Saynab Ahmed Abdirahman is a busy woman – farmer, civil servant, shop owner, wife and mother – and has taken on yet another role giving free farming training to women in her home area of Arabsiyo, 30 kilometers west of the Somaliland capital, Hargeisa.
She decided to train the women farmers whilst studying for her degree in agriculture at Tima Adde university in Gebiley, from where she graduated in September, to empower women financially.
“I like to see the progress of women whether they are in business or in farming. I like to see them independent,” Saynab told Radio Ergo.
“I train the women farmers on adapting to climate change and the best times to cultivate a particular crop, as we are currently experiencing the impact of climate change here.”
On her own four-hectare farm on the outskirts of town, she organises training sessions for the local women in soil preparation, seasonal crop selection and planting, use of pesticides, as well as bookkeeping so they can keep proper track of their money.
Productivity on the women-run farms in Arabsiyo has improved with the training. Some used to make losses because of poor farm management. Saynab has trained 21 women on how to turn spoilt fruit into jam instead of throwing the fruit away.
Ifrah Mohamed Abdillahi has been working hard on her seven-hectare farm outside Arabsiyo for the last three months after receiving Saynab’s training. She has planted onions, tomatoes and cabbages for the first time since her husband died two years ago, alongside the orange, lemon and olive trees on the farm.
“I didn’t have much understanding about farming. I thought it was work done by men only, but now I understand a lot more. I do everything from planting the seeds, watering every morning, and harvesting,” she said.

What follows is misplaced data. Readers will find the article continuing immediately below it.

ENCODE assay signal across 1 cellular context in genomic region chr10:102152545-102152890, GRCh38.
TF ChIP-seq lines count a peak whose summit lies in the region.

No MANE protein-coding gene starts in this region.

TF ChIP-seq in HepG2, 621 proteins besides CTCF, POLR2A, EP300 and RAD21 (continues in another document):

Ifrah is assisted by her children on the farm. Local women selling vegetables visit her farm to buy when she harvests specific produce.
She is managing to pay $120 monthly fees for six of her nine children enrolled in Badbaado secondary school from her farm earnings. She hopes to open her own vegetable shop once she saves enough.
“The training I received has changed my life for the better,” Ifrah declared. “It has totally changed my perspective on farming. I was raised believing that women belong at home, but when you work on your own you become independent.”
Kadra Sheikh Abdi, another farmer in Arabsiyo, is managing to support her nine siblings from the proceeds of their eight-hectare farm. She sells her fresh produce in the market. Since the training, she farms on her own without hiring other women as workers.
“I had an idea about farming, but her [Saynab’s] lessons added some important information I was missing. When you are taught something you didn’t know, it is a great benefit,” Kadra said.
Meanwhile, Saynab hopes to extend the women’s training across Somaliland. She divides her time between her job at the ministry of agriculture, training women, and working on her own farm. She also owns a grocery shop selling the vegetables she harvests. As a mother of four, her husband is also involved on the farm.
Saynab chairs a rotating savings groups in Arabsiyo with a membership of 250 women farmers, pastoralists, and businesswomen. The group provides loans to women who cannot raise money to plant their farms. They pay back the loans after harvest.
As a beneficiary of education, she urges others to follow in the pursuit of knowledge.
“I joined the university because I wanted to further my studies. When I looked at my CV, it ended at high school education, so I decided to study for a degree in agriculture to advance my knowledge,” she said.